The 1991 Abell report noted that new performing arts centers in other cities, such as the Buell Center in Denver and the Ordway Theater in Minneapolis, have ranged in cost from $40 million to $100 million.
A group headed by Hope Quackenbush, former managing director of the Baltimore Center for the Performing Arts, has quietly been laying groundwork for a new facility in Baltimore for several years. The group -- a quasi-public agency established to bring Broadway shows and other live performances to the Mechanic, the Pier Six concert pavilion and other venues -- is setting up a private, nonprofit corporation to raise public and private funds and start planning the project.
The group intends to seek money from the next session of the General Assembly to help pay for preliminary design work. Mrs. Quackenbush said reliable cost estimates won't be available until that design work is done.
She explained that the 2,700-seat figure was based on projections of the number of seats needed to accommodate large-scale shows and ensure the volume of ticket sales producers want to see.
The group's lease at the privately owned Mechanic expires in 1995. Mrs. Quackenbush said the organization is negotiating to extend its lease through 2000, with a buyout option that would enable it to move out sooner if possible.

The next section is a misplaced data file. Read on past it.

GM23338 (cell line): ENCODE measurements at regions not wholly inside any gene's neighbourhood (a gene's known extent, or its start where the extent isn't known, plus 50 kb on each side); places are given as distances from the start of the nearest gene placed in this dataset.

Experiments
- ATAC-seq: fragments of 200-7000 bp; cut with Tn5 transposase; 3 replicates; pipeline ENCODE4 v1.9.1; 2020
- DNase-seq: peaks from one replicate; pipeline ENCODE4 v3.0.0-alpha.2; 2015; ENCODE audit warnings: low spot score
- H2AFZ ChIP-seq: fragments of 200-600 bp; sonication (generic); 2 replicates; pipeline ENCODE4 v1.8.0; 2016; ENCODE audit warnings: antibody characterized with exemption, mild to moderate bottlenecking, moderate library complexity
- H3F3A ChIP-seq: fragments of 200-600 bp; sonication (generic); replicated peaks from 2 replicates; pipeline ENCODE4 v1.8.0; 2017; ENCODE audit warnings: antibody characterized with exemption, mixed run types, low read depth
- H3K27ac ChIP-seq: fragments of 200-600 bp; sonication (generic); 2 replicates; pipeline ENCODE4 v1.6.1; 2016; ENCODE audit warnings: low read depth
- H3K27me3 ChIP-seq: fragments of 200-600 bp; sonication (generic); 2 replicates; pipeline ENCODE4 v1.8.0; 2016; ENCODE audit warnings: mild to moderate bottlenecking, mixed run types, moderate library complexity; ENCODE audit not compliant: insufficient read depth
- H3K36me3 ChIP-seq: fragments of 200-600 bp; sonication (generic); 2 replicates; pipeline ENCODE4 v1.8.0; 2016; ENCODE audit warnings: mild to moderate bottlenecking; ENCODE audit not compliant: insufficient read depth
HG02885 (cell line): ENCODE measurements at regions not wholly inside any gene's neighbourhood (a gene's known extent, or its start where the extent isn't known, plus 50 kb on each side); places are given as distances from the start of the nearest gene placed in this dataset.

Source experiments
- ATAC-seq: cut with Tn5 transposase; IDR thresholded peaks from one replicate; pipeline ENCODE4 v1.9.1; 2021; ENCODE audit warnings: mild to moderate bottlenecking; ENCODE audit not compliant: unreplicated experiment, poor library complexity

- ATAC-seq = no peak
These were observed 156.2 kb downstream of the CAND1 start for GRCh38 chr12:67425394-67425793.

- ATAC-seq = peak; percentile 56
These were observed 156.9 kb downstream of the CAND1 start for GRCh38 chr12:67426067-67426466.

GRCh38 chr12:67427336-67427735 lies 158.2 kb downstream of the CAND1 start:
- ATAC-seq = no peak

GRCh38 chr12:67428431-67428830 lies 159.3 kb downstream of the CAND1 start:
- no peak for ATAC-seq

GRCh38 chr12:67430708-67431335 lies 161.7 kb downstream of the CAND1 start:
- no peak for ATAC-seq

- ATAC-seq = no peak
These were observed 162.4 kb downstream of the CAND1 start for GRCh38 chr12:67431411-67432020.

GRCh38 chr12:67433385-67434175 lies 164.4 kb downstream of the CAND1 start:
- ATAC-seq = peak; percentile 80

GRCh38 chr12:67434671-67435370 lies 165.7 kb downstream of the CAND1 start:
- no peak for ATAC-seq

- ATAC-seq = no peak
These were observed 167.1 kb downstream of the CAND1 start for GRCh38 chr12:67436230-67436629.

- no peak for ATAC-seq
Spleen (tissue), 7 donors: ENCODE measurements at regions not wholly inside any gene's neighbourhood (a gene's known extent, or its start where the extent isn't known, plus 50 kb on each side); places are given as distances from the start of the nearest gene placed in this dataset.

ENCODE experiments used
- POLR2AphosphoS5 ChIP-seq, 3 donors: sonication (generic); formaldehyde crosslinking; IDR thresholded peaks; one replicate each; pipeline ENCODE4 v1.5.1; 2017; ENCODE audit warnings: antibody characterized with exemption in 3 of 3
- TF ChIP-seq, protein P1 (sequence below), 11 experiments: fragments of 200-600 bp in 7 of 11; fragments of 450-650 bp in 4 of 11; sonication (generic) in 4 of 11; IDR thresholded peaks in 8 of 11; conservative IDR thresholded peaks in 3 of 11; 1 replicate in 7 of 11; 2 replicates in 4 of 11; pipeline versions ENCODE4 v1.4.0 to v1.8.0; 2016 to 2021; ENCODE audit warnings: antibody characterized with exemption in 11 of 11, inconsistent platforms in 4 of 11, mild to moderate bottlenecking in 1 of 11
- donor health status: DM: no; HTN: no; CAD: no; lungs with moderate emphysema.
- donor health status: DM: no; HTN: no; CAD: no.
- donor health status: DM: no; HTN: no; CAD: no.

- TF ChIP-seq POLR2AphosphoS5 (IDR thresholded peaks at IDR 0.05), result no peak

Mr. Seipp said city and state officials will be working for the next three weeks to compile information to show state legislators, corporate leaders, current theater subscribers and others why Baltimore needs a new performing arts center and why the Mount Royal site is appropriate.
The future of the Mount Royal cultural center will be the subject of a public forum tomorrow at 7:30 p.m. at Mount Royal Station, 1900 Cathedral St. But the idea of a new performing arts center already has strong community support.
"I think it would be terrific," said Fred Lazarus IV, president of the Maryland Institute College of Art. "Anything that continues the development of the cultural center as a cultural center would be great."
John Gidwitz, executive director of the Baltimore Symphony Orchestra, had a similar reaction.
"It might be a very good idea," he said. "This area is a neighborhood that planners decided to call a cultural center, but all the elements aren't here yet."
Neal Friedlander, a past president of the Mount Royal Improvement Association, said a performing arts center would be good for the surrounding area.
"It would make the cultural center a more exciting place to be, and it would make Bolton Hill and Mount Vernon more desirable as neighborhoods -- assuming all the traffic and livability issues can be addressed adequately," he said.
State officials had previously announced plans to renovate the Baltimore Life building as a headquarters for Maryland's Mass Transit Administration, now at Howard and Lexington streets.
Mr. Seipp said that move has been put "on hold" because of the planning for the performing arts center. He said the asbestos removal will continue because it is necessary whether the building is renovated or demolished.